At this point, any people with whom we knew before the simplicity move deem us crazy. I can't say that I blame them. When you walk into a house and have to ask, "Is that a garbage can full of corn in the living room?" you tend to believe your friends have gone off the deep end. However, there really aren't very many good ways to get eighty or ninety ears of corn home from the grocery store (where it was on sale) without using the giant garbage can you just purchased at Home Depot.

Telling my coworkers I couldn't have a round with them after work because I needed to go home elicited the question of "Why?" My excited response "Jules and I are going to shuck corn!" isn't exactly the most normal after-work past time. My father was also a bit disheartened when he came to pick up his grandson and the Spicy Barracuda pouted, "I don't want to go, I want to say and shuck the corn." But honestly, it was all quite a bit of fun! We all sat around the living room coffee table yanking the husks off and throwing them in brown grocery bags to be hauled out to the compost bin. We slowly stacked all the ears in large Tupperware containers to be boiled up over the next couple of days. We laughed along and got silks stuck to us, marveling on how much corn we had and how we might have over purchased just a bit. Jules and I will forever have fond memories of the grocery store man's shock at the idea of us purchasing eighty some ears of corn. "Are you serious?!" he declared and led us into the back of the store because he wasn't going to bring that much all out to us.

At a quarter a piece our yearly allotment of corn cost us 20 dollars and we can recycle the jars over and over. Considering that a can of corn from the grocery store is about a dollar and contained close to half as much as one of our jars, the math worked out and we should have been fine. All stacked up, however, it seemed like quite a bit! (Next year we are going to go to U-Pick because they are six for a dollar!)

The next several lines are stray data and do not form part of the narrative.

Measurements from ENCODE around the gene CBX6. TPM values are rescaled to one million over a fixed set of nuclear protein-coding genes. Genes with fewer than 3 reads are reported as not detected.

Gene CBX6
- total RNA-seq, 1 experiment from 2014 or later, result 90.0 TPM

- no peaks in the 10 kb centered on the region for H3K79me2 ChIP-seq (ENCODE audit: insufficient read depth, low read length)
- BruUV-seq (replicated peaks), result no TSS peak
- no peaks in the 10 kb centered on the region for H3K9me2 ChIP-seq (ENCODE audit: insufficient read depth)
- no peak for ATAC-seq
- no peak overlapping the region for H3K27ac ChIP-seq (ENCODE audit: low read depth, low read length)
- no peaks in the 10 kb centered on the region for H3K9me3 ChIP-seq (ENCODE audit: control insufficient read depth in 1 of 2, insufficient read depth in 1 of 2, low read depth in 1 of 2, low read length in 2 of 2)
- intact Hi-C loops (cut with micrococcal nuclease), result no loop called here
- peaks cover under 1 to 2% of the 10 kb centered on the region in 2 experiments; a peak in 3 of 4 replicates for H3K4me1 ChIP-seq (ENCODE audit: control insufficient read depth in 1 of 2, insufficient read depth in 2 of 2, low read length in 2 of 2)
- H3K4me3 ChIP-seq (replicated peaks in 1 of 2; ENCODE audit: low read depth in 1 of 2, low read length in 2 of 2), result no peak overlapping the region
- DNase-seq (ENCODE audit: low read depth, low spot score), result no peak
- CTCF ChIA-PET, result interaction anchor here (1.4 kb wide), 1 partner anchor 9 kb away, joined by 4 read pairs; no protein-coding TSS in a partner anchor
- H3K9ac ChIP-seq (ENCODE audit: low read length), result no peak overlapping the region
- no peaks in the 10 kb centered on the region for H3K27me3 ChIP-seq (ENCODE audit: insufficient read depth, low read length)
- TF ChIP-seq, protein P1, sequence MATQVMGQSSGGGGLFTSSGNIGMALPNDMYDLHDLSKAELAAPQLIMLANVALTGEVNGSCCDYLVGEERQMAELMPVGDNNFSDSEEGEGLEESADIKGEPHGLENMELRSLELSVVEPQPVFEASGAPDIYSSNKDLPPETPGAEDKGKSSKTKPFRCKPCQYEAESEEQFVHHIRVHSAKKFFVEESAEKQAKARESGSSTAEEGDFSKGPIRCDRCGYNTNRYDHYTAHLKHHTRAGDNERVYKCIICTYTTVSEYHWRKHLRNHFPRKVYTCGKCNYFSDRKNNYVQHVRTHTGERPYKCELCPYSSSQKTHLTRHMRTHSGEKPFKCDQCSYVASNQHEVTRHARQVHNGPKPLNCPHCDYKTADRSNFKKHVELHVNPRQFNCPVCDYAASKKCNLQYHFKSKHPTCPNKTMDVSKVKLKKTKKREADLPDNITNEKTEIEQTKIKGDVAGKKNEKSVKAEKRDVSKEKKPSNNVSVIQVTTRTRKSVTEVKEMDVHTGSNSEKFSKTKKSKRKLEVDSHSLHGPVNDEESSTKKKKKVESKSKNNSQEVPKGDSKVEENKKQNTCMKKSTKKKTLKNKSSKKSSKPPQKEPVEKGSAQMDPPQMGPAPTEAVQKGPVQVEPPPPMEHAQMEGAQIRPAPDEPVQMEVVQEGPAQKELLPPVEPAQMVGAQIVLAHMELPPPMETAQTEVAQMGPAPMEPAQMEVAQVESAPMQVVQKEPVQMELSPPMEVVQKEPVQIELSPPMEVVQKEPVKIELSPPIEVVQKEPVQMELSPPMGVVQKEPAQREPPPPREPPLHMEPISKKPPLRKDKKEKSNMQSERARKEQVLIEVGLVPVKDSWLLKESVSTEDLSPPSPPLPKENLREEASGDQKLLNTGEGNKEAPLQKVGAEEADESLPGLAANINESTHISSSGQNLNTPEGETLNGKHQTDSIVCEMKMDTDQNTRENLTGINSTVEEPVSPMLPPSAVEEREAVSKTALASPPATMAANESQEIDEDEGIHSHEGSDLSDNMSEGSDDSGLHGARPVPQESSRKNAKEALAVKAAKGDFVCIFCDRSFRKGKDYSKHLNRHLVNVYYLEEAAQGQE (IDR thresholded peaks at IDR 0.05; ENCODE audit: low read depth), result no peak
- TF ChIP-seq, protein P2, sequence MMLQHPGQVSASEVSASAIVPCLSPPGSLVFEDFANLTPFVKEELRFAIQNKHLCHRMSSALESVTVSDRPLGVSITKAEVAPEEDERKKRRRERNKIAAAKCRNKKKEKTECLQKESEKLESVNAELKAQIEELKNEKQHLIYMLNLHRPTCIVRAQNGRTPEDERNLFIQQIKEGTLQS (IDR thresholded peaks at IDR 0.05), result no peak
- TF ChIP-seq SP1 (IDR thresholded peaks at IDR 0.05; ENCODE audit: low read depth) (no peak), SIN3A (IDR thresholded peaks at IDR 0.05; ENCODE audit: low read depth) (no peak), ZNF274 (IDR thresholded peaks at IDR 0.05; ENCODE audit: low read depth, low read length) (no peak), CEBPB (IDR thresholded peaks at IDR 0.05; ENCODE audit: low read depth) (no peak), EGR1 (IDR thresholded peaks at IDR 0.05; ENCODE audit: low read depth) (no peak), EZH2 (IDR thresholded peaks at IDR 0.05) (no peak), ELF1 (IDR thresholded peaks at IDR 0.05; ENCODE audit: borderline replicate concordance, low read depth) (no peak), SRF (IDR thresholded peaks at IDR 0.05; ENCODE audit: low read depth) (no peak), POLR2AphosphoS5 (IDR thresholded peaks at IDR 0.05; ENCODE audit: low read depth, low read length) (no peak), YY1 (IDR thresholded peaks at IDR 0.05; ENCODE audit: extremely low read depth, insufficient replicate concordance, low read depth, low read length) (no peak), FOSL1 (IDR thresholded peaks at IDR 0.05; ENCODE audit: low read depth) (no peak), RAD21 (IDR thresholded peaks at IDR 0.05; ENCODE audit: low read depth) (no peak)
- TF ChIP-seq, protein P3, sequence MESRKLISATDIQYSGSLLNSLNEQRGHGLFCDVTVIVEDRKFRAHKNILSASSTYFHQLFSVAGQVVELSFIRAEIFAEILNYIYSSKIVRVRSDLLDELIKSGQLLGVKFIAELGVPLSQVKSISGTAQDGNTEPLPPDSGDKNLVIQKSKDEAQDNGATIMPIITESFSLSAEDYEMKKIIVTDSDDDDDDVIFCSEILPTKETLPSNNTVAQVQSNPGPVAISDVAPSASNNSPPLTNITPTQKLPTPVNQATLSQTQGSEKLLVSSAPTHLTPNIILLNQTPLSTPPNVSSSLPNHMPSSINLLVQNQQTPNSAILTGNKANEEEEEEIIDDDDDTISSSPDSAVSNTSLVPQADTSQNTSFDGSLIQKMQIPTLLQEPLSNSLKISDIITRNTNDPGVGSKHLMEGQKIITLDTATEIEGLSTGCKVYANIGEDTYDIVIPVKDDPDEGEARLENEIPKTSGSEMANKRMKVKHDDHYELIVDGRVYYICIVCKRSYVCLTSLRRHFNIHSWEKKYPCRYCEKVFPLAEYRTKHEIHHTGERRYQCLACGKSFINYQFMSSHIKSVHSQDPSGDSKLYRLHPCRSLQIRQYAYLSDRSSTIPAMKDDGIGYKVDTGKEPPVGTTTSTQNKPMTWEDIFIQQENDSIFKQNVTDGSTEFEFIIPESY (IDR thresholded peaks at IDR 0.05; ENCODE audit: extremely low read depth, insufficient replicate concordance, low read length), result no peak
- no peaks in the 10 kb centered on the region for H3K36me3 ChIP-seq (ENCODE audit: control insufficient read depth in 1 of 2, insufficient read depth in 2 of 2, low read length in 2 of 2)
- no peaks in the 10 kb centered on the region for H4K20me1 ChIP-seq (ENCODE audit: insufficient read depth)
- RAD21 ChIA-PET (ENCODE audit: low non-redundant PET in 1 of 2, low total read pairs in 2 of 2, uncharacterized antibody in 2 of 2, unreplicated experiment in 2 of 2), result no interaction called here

Once shucked, it was off into the boiling water. This is the reason you leave the long stems on the corn. They are wonderful handles! I was able to place fifteen ears of corn up on end in my gynormous stock pot. I filled it up with water once they were all in and cranked the stove up to high. The corn was boiled for only three to five minutes. This was basically enough time for it to turn brilliant yellow, but not be fully cooked. Since corn is low acid enough to require pressure canning, you don't want to cook it all the way through. The canner will do the rest and still leave the consistency nice and firm. Much more cooking and your corn will be really mushy when you take it out of the can for dinner.

Out came the casserole dish and the knife because it was time to start kerneling. Using a non-serrated knife and a bit of a sawing motion, cut the kernels off the cob about three quarters of the way through. You don't want to scrape the cobs or cut the kernels so low that you get any bits of cob into your jars. The cob won't soften up and you will have a very nice crunchy chunk in your corn. Eww! Later, we stumbled onto a great tool in the canning section of the store which kernals the corn for you! With handles on the sides and a sharpened metal circle in the middle you slide it down the shaft of corn and it does all the work for you. No sawing, slipping, or rotating necessary. It was only four dollars and awesome; next year it will go much faster. This kitchen gadget is completely unnecessary, however, the knife worked just fine.

I could kernel about three cobs before the pile became too large. A 1/2 cup measure was just perfect to fill my wide-mouth quart jars, and then to put 1-1/2 cups of hot corn-water on top. They were processed for 85 minutes at 11lbs of pressure. (For pints, process for 55 minutes at the same pressure.)

Then it was off to the local canning supply for more quarts because we soon realized that it takes about four ears of corn to fill one quart and we dramatically under purchased. The kernels look so small you would think that so many would fit in one large jar, but alas, not the case. In total, I did all eighty ears in two different sessions over two days. Leaving the husked corn out for a day didn't do much at all to dry it out. More than a day of drying and I might be a little worried the flavor might be effected due to sugar to starch conversion. We yielded 23 quarts of corn total leaving us at just under a dollar a quart. No sodium, no high-fructose corn syrup, and way better tasting!